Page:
The natural tendency for us to make rapid associations also affects our higher consciousness, or things that we are actively contemplating. As you read this blog, the act of reading, in itself, requires a recognition of words and understanding that draws upon your knowledge and previous experience. The information or ideas that I wish to impart upon you are dependent upon my ability to express ideas and your willingness to accept the ideas. Everyone who imparts an idea is subject to biases, misinterpretation of supporting data, and false conclusions. We, as recipients of information, are susceptible to the same errors in our thought processes. We are bombarded with information daily. Being a passive recipient of things you are told will, undoubtably, give you false ideas about the world. The better you are at separating fact from fiction, the better your judgment will be. You are the one who needs to decide what information is true, false, or simply unknown at the time. The tools of skepticism are the key to unlocking your own doubt. If you have taken the responsibility of evaluating information you are given, you own your truths about the world.

About Edie Kendel

An analyst with a passion for science. Seeking truth through logical deconstructions and skepticism.
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6 Responses to I, Skeptic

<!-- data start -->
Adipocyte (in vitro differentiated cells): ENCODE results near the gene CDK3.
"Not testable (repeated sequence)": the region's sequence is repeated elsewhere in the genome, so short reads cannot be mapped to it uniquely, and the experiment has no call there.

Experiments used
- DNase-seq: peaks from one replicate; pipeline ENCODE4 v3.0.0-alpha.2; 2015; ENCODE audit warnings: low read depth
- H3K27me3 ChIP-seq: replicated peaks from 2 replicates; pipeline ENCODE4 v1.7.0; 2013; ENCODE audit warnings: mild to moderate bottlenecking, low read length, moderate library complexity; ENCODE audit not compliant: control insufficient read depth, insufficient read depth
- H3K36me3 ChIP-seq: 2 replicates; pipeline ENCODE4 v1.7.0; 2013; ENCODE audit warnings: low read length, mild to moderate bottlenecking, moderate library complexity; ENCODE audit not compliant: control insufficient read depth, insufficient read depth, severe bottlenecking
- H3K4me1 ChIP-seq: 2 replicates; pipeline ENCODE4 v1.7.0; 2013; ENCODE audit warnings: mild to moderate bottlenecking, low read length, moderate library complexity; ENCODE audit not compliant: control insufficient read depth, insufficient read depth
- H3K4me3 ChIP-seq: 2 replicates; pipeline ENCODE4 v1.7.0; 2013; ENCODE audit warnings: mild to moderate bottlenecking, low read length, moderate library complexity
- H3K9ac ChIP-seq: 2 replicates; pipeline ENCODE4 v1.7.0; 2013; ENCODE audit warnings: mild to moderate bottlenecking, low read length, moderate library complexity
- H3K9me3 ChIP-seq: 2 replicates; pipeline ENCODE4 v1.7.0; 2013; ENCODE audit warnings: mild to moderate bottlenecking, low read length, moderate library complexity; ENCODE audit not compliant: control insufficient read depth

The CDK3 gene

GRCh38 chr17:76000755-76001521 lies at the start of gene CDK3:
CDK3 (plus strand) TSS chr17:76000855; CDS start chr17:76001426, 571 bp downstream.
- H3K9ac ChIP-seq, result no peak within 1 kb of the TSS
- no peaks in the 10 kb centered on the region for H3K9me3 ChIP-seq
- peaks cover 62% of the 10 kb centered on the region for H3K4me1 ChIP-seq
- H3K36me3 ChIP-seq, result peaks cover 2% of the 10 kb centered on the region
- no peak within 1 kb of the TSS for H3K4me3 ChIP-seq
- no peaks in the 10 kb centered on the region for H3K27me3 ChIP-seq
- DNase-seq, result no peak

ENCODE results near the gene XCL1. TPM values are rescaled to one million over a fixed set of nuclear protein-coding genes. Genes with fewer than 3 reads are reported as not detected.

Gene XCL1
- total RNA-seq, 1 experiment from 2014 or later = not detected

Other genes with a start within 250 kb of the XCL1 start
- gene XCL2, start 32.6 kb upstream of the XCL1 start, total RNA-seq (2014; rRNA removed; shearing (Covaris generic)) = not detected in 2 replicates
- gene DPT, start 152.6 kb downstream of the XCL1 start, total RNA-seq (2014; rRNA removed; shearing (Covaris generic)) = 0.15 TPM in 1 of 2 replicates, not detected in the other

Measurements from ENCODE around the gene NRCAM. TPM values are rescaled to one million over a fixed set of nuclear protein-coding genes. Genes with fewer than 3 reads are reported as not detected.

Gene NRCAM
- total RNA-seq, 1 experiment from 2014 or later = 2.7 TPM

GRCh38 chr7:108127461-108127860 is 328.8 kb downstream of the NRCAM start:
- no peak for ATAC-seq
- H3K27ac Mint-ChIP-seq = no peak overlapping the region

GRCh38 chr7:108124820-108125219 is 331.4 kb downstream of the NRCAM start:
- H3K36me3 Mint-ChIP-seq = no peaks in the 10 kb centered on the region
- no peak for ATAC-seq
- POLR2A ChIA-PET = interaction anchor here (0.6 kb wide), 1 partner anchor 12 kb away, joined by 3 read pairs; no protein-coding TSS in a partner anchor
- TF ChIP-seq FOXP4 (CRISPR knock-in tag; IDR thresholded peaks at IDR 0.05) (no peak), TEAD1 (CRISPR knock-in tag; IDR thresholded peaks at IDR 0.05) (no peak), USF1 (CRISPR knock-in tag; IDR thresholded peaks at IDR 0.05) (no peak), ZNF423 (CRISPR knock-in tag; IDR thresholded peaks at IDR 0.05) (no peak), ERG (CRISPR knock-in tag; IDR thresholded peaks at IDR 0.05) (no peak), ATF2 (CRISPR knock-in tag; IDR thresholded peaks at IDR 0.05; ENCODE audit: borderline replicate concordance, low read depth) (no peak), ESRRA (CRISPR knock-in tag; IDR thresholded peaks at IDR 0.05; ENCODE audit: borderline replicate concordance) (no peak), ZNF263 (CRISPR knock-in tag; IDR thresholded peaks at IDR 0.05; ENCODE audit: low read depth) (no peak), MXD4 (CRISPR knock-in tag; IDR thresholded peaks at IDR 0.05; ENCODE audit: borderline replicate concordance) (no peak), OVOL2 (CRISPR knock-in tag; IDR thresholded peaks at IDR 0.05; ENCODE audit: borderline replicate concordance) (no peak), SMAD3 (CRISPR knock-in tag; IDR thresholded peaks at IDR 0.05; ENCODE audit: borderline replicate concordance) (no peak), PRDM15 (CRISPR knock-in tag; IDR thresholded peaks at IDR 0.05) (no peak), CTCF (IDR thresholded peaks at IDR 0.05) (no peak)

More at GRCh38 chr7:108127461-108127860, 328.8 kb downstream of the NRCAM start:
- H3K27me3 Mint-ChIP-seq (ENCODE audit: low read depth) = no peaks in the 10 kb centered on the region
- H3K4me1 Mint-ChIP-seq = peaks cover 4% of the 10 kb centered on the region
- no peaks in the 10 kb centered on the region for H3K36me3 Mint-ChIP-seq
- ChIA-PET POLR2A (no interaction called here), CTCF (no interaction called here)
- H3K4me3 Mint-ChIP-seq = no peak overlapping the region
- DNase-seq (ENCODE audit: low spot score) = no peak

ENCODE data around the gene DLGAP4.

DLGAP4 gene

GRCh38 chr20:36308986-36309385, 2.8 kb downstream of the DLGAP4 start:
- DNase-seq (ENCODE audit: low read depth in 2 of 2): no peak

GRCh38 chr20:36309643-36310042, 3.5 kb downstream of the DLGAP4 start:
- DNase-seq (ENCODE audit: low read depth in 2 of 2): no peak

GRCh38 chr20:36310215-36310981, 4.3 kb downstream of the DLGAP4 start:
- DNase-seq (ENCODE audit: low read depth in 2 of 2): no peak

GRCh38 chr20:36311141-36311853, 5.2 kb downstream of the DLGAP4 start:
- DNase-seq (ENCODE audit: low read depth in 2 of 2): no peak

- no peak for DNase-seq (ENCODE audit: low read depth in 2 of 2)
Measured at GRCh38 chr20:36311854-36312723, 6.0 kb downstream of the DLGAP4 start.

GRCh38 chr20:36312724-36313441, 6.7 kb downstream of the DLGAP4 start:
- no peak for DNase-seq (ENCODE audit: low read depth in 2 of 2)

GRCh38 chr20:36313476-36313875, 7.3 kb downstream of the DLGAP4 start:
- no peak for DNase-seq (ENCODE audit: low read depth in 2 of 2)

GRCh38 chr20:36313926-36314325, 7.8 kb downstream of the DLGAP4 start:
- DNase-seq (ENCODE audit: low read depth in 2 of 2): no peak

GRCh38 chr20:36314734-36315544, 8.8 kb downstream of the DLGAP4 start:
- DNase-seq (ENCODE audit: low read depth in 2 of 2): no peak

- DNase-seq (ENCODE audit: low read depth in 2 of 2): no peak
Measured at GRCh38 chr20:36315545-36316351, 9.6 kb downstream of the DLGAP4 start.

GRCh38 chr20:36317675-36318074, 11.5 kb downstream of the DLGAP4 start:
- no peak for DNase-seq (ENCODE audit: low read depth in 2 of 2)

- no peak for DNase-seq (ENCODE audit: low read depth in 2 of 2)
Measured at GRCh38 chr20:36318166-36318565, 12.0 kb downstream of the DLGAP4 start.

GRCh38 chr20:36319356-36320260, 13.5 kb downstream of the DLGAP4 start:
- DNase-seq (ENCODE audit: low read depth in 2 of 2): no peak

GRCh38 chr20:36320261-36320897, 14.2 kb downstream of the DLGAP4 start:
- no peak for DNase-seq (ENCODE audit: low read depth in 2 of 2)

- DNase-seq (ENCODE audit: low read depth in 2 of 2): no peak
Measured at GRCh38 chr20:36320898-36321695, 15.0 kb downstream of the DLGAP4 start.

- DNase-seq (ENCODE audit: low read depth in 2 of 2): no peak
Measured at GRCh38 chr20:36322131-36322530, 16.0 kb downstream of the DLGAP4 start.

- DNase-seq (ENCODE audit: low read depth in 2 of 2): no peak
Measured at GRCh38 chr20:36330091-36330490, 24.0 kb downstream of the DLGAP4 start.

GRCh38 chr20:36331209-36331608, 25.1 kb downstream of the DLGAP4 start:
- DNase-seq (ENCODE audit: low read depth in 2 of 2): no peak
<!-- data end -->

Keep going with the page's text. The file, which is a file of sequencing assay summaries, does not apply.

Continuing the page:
1. Reg says:

    Experience has taught us that the length of the shadow cast by a tree or chimney is only equal to its height when the Sun is 45 degree above the horizon and the ground is flat. Conclusions drawn by measuring the shadow when the Sun is directly overhead, or the ground is sloping upwards or downwards will not be nearly as accurate.

    Information Manipulation: Yes it is undoubtedly true that we need eight glasses of water a day but that’s NOT what the research showed and stated. It showed that we needed to ingest the equivalent of eight glasses of water a day, most of which would come from the food we ate leaving the rest to come from the three or four glasses of what-ever else we choose.

    The promoters of bottled water chose to take the “eight bottles of water a day” out of its original context.

    So the skeptical eye also needs to be cast in the correct direction. Not at the scientific research and conclusion, but at the commercial manipulation of the results in order to promote one of the most unworthy products of this modern day, commercially bottled water.

    • Edie Kendel says: